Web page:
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Contemporary debates, German Film, German History, German Literature

In Memoriam Christa Wolf

Christa Wolf, one of Germany’s iconic 20th-century writers, died Thursday at the age of 82. Born in then-Polish Landsberg in 1929, Wolf began her career in East Germany as a supporter of the Communist regime. Over time, she developed into a critic of the “realsozialistische” government in the GDR. One of her many novels, The Divided Sky [Der geteilte Himmel], deals with divided Germany in the form of a love story, and became her most famous text. In the 1990s, Wolf was discovered to have been an informant for the East German secret police (Stasi). Obituaries can be found in the German daily Die Süddeutsche Zeitung, in Der Spiegel, and in The New York Times.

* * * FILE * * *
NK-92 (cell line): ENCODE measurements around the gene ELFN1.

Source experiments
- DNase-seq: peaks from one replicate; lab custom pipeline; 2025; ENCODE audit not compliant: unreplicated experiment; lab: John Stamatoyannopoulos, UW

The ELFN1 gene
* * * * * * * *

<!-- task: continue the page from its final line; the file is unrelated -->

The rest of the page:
Update:

There’s a longer obituary about Christa Wolf in today’s NYT.

Here is a brief clip of the DEFA’s film version of Christa Wolf’s novel “Der geteilte Himmel” (Dir. Konrad Wolf, 1964):

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About GG

Gundolf Graml is Associate Prof. and Dir. of German Studies at Agnes Scott College. He has a Ph.D. in German Studies from the University of Minnesota and has published articles on German and Austrian film and tourism. He is currently writing a book about tourism and Austrian national identity after 1945. Other research projects include critical whiteness studies and, most recently, investigations into the connection between memory and nature. At ASC, Gundolf Graml teaches courses on a broad range of topics, from German 101 to German and Austrian Cinema and Afro-German History and Culture.

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